Even though I’ve had a disappointing food day, not all is lost because I went for dinner after my lab with the Biotech girls 🙂 Get ready for a long and winding tale of adventure and self-discovery.
There’s a restaurant in the plaza, bordering University Ave, called Mr. Yin that sells charming dishes of Chinese food. They offer half off on steamed buns after a certain hour, so we got all these bao for less than $5 all together! The ones on the right are Leek, Egg, and Shrimp; the ones are the left are Pork with Green Onion.
The others also ordered a spicy chicken casserole to share. (Casserole really gives the wrong impression of what this is, btw, because it’s nothing like baked Western casseroles. It’s really a 砂锅, which I’m not sure how to translate to English, but involves braising a flavourful dish in a Chinese earthenware pot. Imo it’s comparable to making a stew in a Dutch oven on the stove top.)
Because it was the only pescatarian item, I was limited to eating the leek and shrimp bao. One bite, in I discovered a problem: I hate leeks. I mean. This is not the first time in my life I’ve eaten a leek, but it is the first time in my life I’ve found out the English name for a vegetable I’ve despised with a passion since I was a young girl.
I’m talking about 韭菜! I have no memory of ever liking this vegetable at any age, and had a traumatic experience of being force-fed and puking in a restaurant. Everyone else in my family (and all of China, it seems) loves the shit out of it. Luckily, my parents started taking my aversion seriously after the puking incident, so I haven’t had it in a looong time, but every few months back home we have a family gathering where my grandparents get together and make a billion 韭菜饼, or Chinese leek hand pies. They always have to make a special one for me with spring onions instead of leek. But see, I’ve never encountered this stuff anywhere except at these family dinners, so I’ve never had a reason to find out its English name… until today.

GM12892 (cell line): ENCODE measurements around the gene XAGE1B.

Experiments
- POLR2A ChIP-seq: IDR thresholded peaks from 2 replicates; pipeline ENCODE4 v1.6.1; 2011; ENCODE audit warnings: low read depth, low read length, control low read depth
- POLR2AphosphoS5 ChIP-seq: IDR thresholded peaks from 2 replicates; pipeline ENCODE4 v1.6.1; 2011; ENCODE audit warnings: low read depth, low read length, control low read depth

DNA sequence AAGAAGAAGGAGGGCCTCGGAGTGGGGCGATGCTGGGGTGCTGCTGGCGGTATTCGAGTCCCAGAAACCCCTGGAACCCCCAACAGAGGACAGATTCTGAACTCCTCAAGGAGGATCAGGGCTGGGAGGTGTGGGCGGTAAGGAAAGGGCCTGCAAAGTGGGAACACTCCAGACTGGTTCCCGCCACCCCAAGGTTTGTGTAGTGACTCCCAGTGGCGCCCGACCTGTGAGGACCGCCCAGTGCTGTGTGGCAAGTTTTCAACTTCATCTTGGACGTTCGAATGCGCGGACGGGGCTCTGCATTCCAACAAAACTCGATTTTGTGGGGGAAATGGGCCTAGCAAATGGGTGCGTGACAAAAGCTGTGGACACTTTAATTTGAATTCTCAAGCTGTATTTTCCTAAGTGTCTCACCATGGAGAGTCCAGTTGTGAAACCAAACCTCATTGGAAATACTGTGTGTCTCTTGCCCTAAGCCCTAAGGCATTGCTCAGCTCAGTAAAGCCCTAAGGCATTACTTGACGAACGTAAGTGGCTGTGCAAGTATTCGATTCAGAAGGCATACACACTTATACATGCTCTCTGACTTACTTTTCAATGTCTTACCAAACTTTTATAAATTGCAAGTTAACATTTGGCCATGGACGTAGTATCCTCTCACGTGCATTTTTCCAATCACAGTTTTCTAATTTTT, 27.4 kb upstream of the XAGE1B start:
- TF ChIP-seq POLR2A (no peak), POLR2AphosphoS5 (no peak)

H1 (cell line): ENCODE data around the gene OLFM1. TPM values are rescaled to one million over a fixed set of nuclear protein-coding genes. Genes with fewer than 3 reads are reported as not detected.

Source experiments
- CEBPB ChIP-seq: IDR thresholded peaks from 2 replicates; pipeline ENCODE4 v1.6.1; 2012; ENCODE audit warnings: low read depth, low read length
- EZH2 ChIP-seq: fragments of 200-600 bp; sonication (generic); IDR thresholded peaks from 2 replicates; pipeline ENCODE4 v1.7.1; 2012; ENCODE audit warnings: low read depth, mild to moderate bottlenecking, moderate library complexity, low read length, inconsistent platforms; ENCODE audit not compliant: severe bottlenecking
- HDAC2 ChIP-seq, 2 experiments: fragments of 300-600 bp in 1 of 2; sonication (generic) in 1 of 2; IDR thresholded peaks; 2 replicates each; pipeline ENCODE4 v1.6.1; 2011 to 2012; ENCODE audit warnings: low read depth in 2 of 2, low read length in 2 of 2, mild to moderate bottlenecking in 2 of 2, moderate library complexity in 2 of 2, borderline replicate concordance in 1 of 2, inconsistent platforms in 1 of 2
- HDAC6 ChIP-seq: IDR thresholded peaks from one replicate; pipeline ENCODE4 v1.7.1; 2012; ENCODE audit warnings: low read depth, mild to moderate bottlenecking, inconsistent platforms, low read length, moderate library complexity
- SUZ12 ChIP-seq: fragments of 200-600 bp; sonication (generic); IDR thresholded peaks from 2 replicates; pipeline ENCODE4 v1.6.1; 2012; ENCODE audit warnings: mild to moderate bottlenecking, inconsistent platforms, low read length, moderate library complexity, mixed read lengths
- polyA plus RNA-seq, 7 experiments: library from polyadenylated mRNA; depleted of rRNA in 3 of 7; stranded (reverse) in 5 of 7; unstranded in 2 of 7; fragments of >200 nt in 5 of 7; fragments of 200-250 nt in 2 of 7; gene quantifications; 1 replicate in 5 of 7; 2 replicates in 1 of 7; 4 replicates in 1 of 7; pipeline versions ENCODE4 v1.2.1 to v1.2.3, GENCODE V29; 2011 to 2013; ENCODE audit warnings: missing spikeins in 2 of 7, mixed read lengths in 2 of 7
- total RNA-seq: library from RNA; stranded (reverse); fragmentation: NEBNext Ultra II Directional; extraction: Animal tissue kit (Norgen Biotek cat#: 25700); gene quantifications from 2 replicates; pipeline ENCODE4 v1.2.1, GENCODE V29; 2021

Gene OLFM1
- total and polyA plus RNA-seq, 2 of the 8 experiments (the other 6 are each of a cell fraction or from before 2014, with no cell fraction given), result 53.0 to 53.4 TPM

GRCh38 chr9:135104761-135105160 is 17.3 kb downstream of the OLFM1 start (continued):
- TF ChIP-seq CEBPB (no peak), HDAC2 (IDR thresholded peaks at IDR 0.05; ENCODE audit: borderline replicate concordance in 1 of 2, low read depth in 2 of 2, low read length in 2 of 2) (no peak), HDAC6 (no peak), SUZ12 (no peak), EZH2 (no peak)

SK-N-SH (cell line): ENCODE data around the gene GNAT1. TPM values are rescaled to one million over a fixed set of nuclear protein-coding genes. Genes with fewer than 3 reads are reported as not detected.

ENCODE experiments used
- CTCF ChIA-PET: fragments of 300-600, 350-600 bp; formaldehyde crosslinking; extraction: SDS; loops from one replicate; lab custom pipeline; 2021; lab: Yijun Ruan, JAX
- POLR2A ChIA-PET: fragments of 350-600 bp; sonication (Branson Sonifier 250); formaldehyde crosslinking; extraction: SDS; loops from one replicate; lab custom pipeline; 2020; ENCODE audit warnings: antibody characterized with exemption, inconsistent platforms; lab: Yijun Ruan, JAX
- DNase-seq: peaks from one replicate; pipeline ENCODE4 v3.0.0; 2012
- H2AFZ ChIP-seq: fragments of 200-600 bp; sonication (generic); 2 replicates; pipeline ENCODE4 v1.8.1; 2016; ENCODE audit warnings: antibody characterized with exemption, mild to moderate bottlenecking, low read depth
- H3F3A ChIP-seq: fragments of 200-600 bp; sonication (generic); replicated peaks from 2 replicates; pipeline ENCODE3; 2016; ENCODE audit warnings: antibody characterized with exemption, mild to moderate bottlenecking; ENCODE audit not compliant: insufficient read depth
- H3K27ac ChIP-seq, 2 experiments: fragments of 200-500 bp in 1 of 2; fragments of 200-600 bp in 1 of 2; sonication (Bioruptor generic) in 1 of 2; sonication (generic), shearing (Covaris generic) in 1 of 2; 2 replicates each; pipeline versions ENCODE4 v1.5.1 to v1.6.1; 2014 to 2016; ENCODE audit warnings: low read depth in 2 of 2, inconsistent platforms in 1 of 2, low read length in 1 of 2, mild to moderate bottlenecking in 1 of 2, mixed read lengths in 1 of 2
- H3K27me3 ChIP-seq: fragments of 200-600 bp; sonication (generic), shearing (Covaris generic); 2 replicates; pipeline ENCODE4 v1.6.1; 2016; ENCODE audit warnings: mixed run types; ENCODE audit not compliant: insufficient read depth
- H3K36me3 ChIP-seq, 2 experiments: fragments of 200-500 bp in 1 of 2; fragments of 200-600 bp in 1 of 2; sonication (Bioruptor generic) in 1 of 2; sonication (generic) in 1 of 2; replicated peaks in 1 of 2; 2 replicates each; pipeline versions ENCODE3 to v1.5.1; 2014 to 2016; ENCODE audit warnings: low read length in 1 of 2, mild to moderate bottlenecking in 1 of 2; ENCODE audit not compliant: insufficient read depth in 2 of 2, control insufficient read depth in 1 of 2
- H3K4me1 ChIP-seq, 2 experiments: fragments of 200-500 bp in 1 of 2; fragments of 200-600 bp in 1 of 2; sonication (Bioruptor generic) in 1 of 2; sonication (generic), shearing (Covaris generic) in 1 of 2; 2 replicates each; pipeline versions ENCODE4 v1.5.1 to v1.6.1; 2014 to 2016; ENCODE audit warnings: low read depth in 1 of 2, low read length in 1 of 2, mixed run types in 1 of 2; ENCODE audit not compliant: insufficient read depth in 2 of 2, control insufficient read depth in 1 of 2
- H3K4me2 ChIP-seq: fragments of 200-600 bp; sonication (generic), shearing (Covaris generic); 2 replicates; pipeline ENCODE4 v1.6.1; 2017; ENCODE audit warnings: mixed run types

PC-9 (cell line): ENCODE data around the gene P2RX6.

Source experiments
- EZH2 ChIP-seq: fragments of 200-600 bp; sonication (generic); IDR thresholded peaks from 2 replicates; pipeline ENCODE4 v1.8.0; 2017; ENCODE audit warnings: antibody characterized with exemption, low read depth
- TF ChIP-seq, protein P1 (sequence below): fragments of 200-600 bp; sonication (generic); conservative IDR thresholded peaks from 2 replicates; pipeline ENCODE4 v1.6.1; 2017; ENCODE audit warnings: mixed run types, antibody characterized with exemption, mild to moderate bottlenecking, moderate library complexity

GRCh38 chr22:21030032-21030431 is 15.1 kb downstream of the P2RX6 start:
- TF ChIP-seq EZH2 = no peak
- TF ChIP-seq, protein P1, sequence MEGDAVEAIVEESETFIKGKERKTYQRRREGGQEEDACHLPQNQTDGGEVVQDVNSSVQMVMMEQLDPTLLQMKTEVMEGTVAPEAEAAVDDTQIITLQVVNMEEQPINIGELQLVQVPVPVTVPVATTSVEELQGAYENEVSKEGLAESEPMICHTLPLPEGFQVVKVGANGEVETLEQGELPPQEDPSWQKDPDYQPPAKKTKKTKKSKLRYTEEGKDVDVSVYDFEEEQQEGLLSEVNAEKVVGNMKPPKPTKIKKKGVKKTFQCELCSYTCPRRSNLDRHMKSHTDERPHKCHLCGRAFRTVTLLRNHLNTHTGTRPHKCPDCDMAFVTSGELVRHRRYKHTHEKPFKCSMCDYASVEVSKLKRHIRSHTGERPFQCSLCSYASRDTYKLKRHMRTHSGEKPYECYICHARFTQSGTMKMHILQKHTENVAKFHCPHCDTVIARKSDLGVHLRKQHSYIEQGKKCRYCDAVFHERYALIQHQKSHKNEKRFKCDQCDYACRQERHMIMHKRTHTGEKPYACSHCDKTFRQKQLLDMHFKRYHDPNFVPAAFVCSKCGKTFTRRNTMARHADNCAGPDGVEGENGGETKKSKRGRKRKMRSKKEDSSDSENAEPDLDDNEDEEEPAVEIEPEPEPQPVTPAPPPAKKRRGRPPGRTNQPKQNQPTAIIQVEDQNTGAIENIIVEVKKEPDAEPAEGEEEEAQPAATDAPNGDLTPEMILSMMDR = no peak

Yes! Today, I found out that the name of this cursed veggie is leek! I get shivers thinking about all the close calls I’ve had with almost buying it at the grocery store! I noticed immediately after biting into the bun that the taste was identical to what I’ve been avoiding for all these years. But, since there was nothing else for me to eat at the table, I forced myself to swallow and take another bite. And another… And I found out that I can actually stomach leeks! I actually ate a second one because hey, it was pretty good! Still didn’t like the taste of the leek part, but it no longer made me wanna throw up, and the shrimp and the egg were enough to make me come back for more.
So it’s been a couple hours now, and I still feel puzzled over this. I don’t know if this is a freaky one-off or if I’ve really gotten over my hate for leeks. You’re not catching me at the grocery store picking some up any time soon, but it feels pretty powerful to know that I
can might be able to eat them without dying.
Tonight, I learned an English word and a fact about myself. You never know when you’ll learn something new!
* EDIT: I found out that 韭菜 are actually known in English as “Chinese leeks.” Mr. Yin Restaurant just referred to them as leeks, but regular leeks are a whole different vegetable, although both are members of the Allium genus of plants. Sorry, regular leeks, for wronging you. Jury’s still out on whether I like you or not.
Strawberry Tea Bread